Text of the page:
After a strong February, Merian North American Equity was one of the worst performing funds, returning just 0.64% and lagging the MSCI North America index return of 3.78%. Schroder Tokyo also had another tough month, having been negative in February, but managed to generate a positive return of 0.68%.
Invesco Perpetual UK Strategic Income rose 1.14% which was better than February’s decline of 1.47% but it continues to struggle to make much headway versus the FTSE All Share index which advanced 2.67%. The largest UK companies by market capitalisation fared better with the iShares 100 UK Equity Index tracker posting a 3.08% return. This is perhaps not surprising in a month where Brexit failed to happen despite years of protestations by Prime Minister, Theresa May, to the contrary.

Outlook

Notwithstanding the ongoing Brexit drama, there have been no significant changes to global trade, monetary policy and inflation expectations to undermine a fairly sanguine view of the global economy and investment markets, at least in the short term. The global economy is clearly slowing but the major concerns that caused the Q4 2018 sell off, namely tighter monetary policy and US-China trade relations, have been addressed with the US administration desisting from further increasing tariffs with China and a change in approach on monetary policy. Recent commentary from some of the key US Federal Reserve officials suggests that the US central bank will allow inflation to run above the target level of 2% for a while so that inflation averages 2% over an as-yet unspecified period of time, rather than moving to increase rates as soon as inflation picks up above target. The Fed could also cut rates to stimulate the economy.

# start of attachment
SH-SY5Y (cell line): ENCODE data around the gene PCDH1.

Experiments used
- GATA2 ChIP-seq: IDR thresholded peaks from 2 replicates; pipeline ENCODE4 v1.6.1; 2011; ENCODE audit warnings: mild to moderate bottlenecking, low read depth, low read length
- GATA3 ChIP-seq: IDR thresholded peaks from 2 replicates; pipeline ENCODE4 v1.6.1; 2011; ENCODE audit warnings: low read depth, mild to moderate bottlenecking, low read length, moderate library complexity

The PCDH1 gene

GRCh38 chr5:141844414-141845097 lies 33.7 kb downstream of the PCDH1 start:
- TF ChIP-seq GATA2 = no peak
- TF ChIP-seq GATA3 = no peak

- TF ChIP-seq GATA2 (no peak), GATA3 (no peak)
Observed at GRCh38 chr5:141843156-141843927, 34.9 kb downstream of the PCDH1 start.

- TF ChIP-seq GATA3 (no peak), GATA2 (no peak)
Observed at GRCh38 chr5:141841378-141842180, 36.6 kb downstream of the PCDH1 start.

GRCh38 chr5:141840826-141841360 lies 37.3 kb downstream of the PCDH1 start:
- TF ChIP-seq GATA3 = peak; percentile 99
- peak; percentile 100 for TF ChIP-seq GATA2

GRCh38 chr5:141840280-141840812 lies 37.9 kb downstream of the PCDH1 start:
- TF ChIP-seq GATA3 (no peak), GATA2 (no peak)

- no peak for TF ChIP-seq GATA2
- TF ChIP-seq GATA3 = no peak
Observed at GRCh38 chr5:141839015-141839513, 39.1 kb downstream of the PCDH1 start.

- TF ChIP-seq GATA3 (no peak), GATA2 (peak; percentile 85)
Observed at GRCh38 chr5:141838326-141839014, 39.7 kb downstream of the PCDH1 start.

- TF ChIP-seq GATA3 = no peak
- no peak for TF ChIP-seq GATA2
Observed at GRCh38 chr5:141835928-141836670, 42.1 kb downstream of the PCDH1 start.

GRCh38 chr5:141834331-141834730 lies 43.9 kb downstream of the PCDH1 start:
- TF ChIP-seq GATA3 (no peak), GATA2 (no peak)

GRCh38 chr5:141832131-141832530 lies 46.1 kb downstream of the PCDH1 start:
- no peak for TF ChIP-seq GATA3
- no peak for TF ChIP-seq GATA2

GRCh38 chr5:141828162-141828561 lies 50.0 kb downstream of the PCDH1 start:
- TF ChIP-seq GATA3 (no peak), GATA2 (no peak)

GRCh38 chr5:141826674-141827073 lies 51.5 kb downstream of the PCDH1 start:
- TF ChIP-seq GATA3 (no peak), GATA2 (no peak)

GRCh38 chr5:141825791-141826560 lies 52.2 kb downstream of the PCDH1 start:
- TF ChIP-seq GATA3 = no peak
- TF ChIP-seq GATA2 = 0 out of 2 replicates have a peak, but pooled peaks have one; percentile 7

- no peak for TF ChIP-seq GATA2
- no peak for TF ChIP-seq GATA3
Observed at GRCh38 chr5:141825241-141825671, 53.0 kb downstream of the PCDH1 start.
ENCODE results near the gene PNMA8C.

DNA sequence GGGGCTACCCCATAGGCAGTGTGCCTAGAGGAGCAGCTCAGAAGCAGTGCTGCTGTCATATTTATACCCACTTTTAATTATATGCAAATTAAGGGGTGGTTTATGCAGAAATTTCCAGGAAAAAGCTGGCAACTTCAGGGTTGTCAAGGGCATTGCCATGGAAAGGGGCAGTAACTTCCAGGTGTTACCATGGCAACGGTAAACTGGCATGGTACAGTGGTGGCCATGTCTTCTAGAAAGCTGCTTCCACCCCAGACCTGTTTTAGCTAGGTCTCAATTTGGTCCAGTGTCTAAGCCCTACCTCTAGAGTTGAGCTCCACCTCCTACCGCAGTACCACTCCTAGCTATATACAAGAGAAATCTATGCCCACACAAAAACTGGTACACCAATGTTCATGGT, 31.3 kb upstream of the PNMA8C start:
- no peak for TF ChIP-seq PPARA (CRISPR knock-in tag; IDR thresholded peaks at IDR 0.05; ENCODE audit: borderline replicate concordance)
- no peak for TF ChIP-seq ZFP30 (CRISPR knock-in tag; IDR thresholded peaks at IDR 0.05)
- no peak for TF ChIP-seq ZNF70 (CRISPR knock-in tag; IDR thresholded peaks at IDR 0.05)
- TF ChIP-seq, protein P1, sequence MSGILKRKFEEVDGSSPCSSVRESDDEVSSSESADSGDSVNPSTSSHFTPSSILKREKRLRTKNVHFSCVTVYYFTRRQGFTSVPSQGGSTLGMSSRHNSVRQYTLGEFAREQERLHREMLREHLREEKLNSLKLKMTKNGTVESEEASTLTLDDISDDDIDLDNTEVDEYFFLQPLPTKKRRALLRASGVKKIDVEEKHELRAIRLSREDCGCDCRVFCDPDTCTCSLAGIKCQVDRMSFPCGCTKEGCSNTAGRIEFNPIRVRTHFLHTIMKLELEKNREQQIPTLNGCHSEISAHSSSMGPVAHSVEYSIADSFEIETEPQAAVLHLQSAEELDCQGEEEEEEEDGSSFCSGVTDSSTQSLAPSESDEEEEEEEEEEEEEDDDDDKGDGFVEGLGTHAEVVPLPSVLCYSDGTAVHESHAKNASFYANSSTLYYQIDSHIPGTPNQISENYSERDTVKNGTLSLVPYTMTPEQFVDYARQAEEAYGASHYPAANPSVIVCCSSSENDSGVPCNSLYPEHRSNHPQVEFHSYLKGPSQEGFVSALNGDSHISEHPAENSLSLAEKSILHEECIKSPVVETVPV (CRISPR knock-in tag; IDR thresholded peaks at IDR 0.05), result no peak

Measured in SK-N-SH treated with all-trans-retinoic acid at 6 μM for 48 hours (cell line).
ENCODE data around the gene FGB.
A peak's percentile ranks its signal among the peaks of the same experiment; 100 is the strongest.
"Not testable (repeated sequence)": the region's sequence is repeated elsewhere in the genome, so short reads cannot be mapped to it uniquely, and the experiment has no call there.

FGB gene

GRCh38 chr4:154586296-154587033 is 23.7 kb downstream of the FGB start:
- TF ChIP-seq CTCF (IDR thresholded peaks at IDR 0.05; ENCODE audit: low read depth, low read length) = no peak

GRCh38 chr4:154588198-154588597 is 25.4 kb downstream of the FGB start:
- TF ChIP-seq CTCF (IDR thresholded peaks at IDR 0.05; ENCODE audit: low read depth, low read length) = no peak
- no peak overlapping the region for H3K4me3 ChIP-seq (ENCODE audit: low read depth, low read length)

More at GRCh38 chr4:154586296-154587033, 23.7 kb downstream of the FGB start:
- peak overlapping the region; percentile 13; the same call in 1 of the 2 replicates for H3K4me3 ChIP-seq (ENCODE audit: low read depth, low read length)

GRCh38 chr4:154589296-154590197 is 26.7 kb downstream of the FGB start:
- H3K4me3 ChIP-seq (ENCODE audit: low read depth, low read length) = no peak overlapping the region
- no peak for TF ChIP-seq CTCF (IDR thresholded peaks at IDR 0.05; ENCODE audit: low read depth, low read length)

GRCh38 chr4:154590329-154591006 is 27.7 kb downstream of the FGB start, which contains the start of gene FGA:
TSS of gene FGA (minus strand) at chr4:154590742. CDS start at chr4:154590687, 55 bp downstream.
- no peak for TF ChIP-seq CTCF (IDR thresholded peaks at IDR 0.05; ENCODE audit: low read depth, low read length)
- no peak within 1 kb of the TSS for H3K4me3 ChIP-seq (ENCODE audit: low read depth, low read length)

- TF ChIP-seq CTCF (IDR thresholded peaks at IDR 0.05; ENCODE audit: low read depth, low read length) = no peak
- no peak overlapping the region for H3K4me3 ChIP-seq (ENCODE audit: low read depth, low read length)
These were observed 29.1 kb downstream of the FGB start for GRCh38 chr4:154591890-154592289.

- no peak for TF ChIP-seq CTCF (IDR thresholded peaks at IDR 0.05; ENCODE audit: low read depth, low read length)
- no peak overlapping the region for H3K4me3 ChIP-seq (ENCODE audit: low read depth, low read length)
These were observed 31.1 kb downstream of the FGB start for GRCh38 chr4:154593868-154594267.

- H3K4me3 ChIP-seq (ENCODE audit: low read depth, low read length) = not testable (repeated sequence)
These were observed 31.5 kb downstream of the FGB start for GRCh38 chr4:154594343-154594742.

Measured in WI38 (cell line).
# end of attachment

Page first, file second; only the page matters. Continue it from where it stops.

A key question is whether or not the current weakness in global growth is a soft patch or the start of something more sinister. The global consumer is still relatively healthy and this could breathe life back into the manufacturing sectors and encourage business investment intentions. On the other hand, the weakness in manufacturing and business confidence could infect consumer confidence and labour markets.

The current market rally has yet to reach the previous highs but if it does so it will be interesting to see how things progress. In their monthly portfolio review, the managers of JOHCM Global Select fund have identified three scenarios:

Scenario 1: Markets go up with the SAME leadership (e.g. technology, USA, growth) – now more likely given that US interest rates are no longer rising and global growth remains challenged.

Scenario 2: Markets go up with NEW leadership – if so, it will more likely be interest rate sensitive cyclicals than defensive sectors.

Scenario 3: Markets STOP going up – (e.g. sideways volatility or bull market correction or bear market) – now the least likely with the Fed on hold and credit markets stable.

They also take the view that the decade-long outperformance of US versus non-US equity markets has been given a new lease of life by the recent change in US interest rate policy although point out that the trend is statistically stretched and due a reversal at some point. We have noted this in a previous commentary but for now are maintaining our geographical weightings.

Our next quarterly investment strategy meeting is due to take place next week.

Summary

Investors should continue to maintain diversified portfolios with a blend of defensive and more risky investments. A disciplined approach to asset allocation and identifying good active managers who can navigate these conditions successfully remains of the utmost importance.

15th April 2019